I'm currently trying to figure out how this circuit work :enter image description here

I found this in a microchip documentation dealing with DALI (Digital Addressable Lighting Interface) protocol. The DALI protocol is mostly used to communicate with lighting equipment. I can already understand what is going on for the most part but I'm still having trouble with the function of the diode bridge. I know that diode bridge are used to convert AC to DC voltage. But in this circuit, the input is already a DC voltage, so I'm wondering what is this diode bridge doing exactly?

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    \$\begingroup\$ It would be useful to link the document this was from \$\endgroup\$ – MCG Nov 25 '19 at 13:26
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    \$\begingroup\$ Ensures only positive polarity pulses are received. \$\endgroup\$ – Captainj2001 Nov 25 '19 at 13:31

While the DALI bus has DC power on it, the wiring topology is not polarity-sensitive. That is, either wire can go on either pin of any DALI interface connector. From the Wikipedia page:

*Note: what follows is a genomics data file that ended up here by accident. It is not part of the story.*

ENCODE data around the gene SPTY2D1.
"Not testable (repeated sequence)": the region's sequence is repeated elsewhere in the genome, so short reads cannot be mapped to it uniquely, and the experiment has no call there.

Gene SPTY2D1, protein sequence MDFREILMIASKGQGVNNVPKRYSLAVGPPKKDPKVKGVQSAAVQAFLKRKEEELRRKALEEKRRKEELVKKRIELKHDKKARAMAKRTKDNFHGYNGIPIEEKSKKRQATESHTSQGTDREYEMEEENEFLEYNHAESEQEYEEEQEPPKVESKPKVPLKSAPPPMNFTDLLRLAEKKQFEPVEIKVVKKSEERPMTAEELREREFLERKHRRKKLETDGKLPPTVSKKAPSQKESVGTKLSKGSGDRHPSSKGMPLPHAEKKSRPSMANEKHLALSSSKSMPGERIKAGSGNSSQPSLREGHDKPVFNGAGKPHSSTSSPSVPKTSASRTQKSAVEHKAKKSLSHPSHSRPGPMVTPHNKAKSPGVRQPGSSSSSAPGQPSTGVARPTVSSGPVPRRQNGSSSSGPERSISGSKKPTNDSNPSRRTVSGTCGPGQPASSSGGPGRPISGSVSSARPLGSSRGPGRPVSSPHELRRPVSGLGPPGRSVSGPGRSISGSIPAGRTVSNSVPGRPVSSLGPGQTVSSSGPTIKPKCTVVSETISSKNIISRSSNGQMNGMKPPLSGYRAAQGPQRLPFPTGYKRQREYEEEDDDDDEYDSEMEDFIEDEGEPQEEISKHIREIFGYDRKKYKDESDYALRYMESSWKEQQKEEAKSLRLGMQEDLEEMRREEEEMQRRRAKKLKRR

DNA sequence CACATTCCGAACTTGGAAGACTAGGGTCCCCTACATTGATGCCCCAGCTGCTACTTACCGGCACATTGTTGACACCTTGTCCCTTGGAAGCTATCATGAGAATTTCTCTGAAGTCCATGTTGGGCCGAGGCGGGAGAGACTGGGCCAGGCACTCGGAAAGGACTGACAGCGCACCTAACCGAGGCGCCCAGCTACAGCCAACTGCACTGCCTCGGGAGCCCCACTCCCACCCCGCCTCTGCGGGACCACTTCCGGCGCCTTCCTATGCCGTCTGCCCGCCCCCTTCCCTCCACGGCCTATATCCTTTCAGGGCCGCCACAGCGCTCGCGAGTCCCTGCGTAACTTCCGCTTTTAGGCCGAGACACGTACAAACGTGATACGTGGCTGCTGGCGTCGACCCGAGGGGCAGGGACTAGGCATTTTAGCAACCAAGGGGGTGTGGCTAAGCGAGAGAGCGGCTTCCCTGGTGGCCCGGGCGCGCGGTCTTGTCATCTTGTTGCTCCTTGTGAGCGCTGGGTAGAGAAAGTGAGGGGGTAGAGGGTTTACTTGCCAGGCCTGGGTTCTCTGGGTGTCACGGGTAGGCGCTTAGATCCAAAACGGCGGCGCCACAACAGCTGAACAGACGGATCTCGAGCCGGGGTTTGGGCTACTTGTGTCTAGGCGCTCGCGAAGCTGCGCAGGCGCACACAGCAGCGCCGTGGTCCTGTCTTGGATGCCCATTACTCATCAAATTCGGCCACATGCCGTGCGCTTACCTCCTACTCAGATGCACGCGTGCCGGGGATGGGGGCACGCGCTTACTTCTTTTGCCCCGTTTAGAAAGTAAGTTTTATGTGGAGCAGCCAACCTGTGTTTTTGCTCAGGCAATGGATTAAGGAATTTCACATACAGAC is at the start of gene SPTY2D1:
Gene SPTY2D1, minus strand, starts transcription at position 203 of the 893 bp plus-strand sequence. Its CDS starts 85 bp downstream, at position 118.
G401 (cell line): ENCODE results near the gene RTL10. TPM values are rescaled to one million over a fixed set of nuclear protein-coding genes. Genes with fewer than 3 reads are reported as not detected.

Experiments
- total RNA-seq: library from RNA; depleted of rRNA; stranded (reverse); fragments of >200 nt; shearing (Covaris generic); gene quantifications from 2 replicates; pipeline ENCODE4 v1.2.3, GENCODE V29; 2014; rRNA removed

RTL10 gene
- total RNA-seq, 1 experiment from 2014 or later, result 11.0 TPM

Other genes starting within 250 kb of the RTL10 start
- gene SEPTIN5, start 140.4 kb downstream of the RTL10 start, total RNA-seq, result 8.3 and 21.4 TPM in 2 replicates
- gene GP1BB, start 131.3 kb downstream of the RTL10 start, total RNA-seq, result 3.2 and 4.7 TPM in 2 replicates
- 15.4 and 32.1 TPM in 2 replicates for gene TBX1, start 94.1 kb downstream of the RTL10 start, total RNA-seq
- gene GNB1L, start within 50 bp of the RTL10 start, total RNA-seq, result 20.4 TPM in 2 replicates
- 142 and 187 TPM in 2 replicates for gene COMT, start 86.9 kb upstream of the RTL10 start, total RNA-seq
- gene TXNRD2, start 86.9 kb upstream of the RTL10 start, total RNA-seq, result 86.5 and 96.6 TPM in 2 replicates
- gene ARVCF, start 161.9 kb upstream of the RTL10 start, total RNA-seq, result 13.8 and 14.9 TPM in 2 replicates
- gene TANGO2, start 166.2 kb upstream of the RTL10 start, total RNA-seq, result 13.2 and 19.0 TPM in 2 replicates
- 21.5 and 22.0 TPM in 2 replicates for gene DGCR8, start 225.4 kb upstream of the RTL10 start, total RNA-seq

"Each device has a bridge rectifier on its input so it is polarity-insensitive."


  • \$\begingroup\$ Idiot-proofing a commercial system makes sense. No one actually read instructions much anymore. At least, not detailed ones. \$\endgroup\$ – jonk Nov 25 '19 at 14:02
  • \$\begingroup\$ It uses the BiPhase encoding scheme to modulate data on changes rather than binary level. \$\endgroup\$ – Tony Stewart Sunnyskyguy EE75 Nov 25 '19 at 14:17

I suspect the bridge is there to protect the circuit and keep it functioning if the DALI bus wires are reversed.

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    \$\begingroup\$ From the Wikipedia article: Each device has a bridge rectifier on its input so it is polarity-insensitive. \$\endgroup\$ – Mattman944 Nov 25 '19 at 13:26
  • \$\begingroup\$ No it is not mainly for protection but for Common Mode Rejection with optical isolation. \$\endgroup\$ – Tony Stewart Sunnyskyguy EE75 Nov 25 '19 at 14:58

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